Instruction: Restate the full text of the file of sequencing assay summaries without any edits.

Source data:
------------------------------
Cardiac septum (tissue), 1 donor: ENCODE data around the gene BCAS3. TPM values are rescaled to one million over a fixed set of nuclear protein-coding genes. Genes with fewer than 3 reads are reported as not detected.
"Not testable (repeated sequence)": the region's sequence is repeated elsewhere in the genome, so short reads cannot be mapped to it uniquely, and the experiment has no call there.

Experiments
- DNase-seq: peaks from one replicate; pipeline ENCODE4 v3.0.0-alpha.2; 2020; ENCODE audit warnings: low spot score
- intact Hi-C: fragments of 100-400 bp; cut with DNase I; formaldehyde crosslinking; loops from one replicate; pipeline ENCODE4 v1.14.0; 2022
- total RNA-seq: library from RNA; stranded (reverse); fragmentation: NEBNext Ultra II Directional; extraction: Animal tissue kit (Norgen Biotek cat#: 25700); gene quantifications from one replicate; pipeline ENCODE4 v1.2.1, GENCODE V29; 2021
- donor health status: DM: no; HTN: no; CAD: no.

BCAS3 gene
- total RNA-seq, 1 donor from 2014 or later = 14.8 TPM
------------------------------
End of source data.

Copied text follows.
Cardiac septum (tissue), 1 donor: ENCODE data around the gene BCAS3. TPM values are rescaled to one million over a fixed set of nuclear protein-coding genes. Genes with fewer than 3 reads are reported as not detected.
"Not testable (repeated sequence)": the region's sequence is repeated elsewhere in the genome, so short reads cannot be mapped to it uniquely, and the experiment has no call there.

Experiments
- DNase-seq: peaks from one replicate; pipeline ENCODE4 v3.0.0-alpha.2; 2020; ENCODE audit warnings: low spot score
- intact Hi-C: fragments of 100-400 bp; cut with DNase I; formaldehyde crosslinking; loops from one replicate; pipeline ENCODE4 v1.14.0; 2022
- total RNA-seq: library from RNA; stranded (reverse); fragmentation: NEBNext Ultra II Directional; extraction: Animal tissue kit (Norgen Biotek cat#: 25700); gene quantifications from one replicate; pipeline ENCODE4 v1.2.1, GENCODE V29; 2021
- donor health status: DM: no; HTN: no; CAD: no.

BCAS3 gene
- total RNA-seq, 1 donor from 2014 or later = 14.8 TPM